6. NCCM(Ret) says:


    Although the traffic violation must be listed in your application, a single ticket does not require a waiver. If the fine is paid and any other court requirements have been met, you can begin procession as long as you are otherwise fully qualified.

  7. James says:

    Hey my license are currently suspended. Can still go thru the process of joining as long as i take care of everything before i go to boot camp

  8. NCCM(Ret) says:


    All requirements of the court must be successfully concluded before you are eligible to process. It depends on why your license is suspended. Your recrutier would be able to detail further for you based on the actual facts.

  9. Diego says:

    Question so my brother got a ticket Saturday night and ships off Monday will he need to pay off the ticket by then since he leaves in the morning??

  10. NCCM(Ret) says:


    Nobody is allow to ship to boot-camp with an open ticket. It must be paid before he can leave. He needs to contact his recruiter asap.

  11. Mitchell says:

    In Ohio, need traffic violations for my app. I haven’t had a speeding ticket in years (more than 2 years because that’s all I can lookup). Assuming you need all traffic violation tickets even though they were all paid how do I access this info?

  12. NCCM(Ret) says:


    Use your memory. It doesn’t matter whether or not you can find an offense listed in the local database — do not use that as a factor when listing offenses. You should be able to provide a list of tickets you received — you may not recall the exact date the offense occurred, but you should be able to recall what type and how many you received over your lifetime. I am sure if you think back hard enough, you will come up with the answers.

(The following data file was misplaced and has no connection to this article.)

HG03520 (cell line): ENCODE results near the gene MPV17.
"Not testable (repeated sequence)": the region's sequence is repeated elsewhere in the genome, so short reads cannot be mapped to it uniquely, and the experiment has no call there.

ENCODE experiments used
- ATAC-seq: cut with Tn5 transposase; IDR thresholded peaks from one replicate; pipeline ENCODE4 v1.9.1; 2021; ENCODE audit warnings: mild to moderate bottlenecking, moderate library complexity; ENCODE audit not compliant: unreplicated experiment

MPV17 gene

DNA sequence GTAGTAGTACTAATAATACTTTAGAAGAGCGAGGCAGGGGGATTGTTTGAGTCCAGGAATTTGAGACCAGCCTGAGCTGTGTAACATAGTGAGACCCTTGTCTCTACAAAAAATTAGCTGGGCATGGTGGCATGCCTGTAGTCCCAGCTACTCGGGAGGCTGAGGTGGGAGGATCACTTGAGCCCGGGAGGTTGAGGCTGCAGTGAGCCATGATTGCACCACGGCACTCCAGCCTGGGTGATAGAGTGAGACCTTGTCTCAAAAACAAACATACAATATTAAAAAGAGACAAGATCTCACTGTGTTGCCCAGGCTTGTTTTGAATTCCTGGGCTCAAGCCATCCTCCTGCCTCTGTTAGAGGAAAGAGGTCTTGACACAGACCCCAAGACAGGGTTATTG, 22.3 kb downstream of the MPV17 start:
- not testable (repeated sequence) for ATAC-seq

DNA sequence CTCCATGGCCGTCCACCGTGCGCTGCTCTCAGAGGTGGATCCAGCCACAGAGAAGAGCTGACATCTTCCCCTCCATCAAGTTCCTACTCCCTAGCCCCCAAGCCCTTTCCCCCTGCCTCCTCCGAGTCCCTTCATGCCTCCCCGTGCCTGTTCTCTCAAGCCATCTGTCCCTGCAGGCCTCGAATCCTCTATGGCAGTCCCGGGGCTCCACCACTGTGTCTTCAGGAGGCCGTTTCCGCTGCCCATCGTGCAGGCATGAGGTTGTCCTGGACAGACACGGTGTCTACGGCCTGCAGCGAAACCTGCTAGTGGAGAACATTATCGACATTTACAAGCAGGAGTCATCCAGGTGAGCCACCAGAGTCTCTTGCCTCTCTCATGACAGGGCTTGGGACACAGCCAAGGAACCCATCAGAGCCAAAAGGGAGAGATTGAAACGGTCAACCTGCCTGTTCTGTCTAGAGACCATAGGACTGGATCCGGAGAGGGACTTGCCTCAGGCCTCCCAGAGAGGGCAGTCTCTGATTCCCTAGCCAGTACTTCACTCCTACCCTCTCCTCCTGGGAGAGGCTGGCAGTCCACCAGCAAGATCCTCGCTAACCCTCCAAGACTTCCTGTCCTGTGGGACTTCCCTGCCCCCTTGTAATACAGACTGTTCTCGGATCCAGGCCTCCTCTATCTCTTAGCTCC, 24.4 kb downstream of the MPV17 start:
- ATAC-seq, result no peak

13. Mike says:

    I would like to join the Marine Corps, I’m 29 and would require a waiver simply for age, but I also have mostly minor traffic violations dating back to 2009. I got a DWi and evading arrest charge in 2015, convicted dwi in 2016, and the evading charge i got probation for and no conviction. I’ve read mixed info on how far back they check, (7 years, forever.) I don’t want to waste a recruiter’s time, and I see someone of knowledge answering questions here.

    I paid $25 for a driver record check and I believe I have more than 10 minor traffic violations but haven’t had any violations of any level in over 3 years. Am I automatically ineligibile to enlist simply due to that?

    Also, do you have any knowledge of what would get a person a waiver for being over 28 at enlistment?

  14. NCCM(Ret) says:


    Minimally, you require a waiver for the DUI and evading offense (both were clearly adversely adjudicated). All branches of service use your entire life history (birth to present) when determining eligibility for joining. The confusion about how far they go back stems from forms like the SF-86; those may be the years an adjudicator for a clearance may go back, but has NOTHING to do with enlistment processing.

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A Navy recruiting blog that delves into the military enlistment process and benefits of service. This is NOT an official United States Navy or government web site. The opinions expressed are my own, and may not be in-line with any branches of the government or military.

Unless otherwise noted, content written by Thomas Goering, NCCM USN(RET).